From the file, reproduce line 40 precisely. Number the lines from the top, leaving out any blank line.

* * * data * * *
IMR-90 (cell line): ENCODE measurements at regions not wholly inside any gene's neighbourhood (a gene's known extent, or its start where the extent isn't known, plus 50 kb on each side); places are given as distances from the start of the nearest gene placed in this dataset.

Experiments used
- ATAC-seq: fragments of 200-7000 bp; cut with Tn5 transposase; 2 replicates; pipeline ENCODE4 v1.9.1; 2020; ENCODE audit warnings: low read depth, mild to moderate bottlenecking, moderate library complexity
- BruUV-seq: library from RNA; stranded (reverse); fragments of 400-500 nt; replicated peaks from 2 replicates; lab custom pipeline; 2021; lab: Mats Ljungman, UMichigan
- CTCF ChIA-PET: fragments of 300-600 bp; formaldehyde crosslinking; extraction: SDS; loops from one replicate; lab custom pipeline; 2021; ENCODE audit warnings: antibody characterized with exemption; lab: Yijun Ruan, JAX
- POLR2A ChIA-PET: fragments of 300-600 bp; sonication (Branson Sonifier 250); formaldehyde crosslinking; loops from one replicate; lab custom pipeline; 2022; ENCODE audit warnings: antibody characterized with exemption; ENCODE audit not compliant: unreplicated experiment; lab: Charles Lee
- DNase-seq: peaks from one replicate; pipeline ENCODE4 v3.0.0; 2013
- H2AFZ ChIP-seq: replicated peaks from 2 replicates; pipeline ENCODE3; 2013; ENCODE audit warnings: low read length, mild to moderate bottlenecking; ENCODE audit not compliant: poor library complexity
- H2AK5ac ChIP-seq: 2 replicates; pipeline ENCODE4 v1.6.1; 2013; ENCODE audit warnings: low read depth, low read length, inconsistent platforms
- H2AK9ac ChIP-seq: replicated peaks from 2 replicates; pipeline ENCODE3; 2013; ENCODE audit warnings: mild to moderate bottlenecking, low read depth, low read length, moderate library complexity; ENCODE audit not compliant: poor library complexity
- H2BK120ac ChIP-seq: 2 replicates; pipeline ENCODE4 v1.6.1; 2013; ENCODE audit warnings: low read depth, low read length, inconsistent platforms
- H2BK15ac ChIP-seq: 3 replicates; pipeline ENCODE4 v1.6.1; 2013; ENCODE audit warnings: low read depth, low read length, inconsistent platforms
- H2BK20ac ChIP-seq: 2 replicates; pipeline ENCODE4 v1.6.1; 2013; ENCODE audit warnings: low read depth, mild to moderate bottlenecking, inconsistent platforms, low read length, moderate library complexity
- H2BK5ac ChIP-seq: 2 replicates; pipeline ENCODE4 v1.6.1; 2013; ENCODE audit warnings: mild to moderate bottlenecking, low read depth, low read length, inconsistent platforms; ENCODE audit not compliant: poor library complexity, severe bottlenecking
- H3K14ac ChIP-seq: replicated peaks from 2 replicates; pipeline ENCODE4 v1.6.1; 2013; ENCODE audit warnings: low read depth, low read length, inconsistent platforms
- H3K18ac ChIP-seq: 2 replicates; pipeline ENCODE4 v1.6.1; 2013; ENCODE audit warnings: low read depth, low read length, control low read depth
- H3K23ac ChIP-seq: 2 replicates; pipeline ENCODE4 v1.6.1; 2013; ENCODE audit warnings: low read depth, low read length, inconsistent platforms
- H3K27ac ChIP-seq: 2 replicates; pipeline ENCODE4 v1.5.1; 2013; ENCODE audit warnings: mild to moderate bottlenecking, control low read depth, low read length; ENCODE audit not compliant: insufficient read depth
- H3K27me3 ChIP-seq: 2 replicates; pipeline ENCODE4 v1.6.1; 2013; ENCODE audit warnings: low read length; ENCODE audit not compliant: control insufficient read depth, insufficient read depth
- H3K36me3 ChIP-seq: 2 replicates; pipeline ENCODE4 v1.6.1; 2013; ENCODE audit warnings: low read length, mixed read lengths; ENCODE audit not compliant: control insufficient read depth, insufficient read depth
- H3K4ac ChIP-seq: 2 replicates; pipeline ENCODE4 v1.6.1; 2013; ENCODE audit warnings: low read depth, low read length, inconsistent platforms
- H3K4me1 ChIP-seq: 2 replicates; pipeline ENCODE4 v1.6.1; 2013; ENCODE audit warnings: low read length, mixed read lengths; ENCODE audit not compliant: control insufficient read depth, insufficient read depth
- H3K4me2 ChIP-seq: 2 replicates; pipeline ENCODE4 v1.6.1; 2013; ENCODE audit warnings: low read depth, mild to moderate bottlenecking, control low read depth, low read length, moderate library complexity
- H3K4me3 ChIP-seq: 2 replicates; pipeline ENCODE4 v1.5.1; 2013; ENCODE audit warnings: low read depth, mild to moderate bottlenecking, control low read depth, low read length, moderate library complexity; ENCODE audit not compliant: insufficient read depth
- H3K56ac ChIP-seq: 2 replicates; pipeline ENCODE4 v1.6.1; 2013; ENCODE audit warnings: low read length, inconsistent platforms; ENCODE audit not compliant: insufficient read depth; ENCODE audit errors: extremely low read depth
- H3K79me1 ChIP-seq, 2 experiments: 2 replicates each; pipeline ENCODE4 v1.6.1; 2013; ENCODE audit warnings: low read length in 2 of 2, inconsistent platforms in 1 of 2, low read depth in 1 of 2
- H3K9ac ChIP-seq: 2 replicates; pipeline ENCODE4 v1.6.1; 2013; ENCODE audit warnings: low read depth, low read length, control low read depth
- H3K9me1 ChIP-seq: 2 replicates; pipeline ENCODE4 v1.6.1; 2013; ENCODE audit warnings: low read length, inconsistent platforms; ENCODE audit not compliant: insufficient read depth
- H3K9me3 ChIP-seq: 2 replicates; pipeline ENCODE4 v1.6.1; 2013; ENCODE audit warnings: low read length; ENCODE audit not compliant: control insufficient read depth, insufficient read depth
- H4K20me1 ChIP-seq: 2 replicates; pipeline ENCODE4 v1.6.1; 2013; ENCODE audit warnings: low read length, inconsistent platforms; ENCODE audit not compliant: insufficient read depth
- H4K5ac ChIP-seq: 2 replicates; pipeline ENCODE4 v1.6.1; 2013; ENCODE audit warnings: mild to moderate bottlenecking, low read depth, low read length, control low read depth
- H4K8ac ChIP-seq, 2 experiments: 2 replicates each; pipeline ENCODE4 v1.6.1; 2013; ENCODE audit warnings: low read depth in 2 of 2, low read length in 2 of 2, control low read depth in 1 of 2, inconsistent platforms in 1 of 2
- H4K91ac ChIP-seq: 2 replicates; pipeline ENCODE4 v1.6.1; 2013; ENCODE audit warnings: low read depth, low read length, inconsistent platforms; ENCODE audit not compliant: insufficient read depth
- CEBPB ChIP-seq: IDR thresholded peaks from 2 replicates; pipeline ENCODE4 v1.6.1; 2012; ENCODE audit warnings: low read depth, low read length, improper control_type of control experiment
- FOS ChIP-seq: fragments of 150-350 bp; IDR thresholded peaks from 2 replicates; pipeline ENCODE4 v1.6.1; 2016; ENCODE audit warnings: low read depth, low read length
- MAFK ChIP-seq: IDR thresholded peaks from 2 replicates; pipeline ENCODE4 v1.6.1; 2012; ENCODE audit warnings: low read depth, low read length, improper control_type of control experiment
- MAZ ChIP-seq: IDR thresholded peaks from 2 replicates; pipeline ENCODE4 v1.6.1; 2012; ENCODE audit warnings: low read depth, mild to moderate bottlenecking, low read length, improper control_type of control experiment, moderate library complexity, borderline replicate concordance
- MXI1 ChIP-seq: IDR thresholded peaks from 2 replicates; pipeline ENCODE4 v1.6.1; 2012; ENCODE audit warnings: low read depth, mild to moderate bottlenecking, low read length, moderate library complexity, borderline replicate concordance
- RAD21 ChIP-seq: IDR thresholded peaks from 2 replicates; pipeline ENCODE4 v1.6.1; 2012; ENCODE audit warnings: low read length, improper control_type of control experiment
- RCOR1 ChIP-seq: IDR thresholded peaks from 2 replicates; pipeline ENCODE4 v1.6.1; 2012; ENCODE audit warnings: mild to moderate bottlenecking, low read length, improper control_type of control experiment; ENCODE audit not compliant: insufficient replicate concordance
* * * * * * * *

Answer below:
- RCOR1 ChIP-seq: IDR thresholded peaks from 2 replicates; pipeline ENCODE4 v1.6.1; 2012; ENCODE audit warnings: mild to moderate bottlenecking, low read length, improper control_type of control experiment; ENCODE audit not compliant: insufficient replicate concordance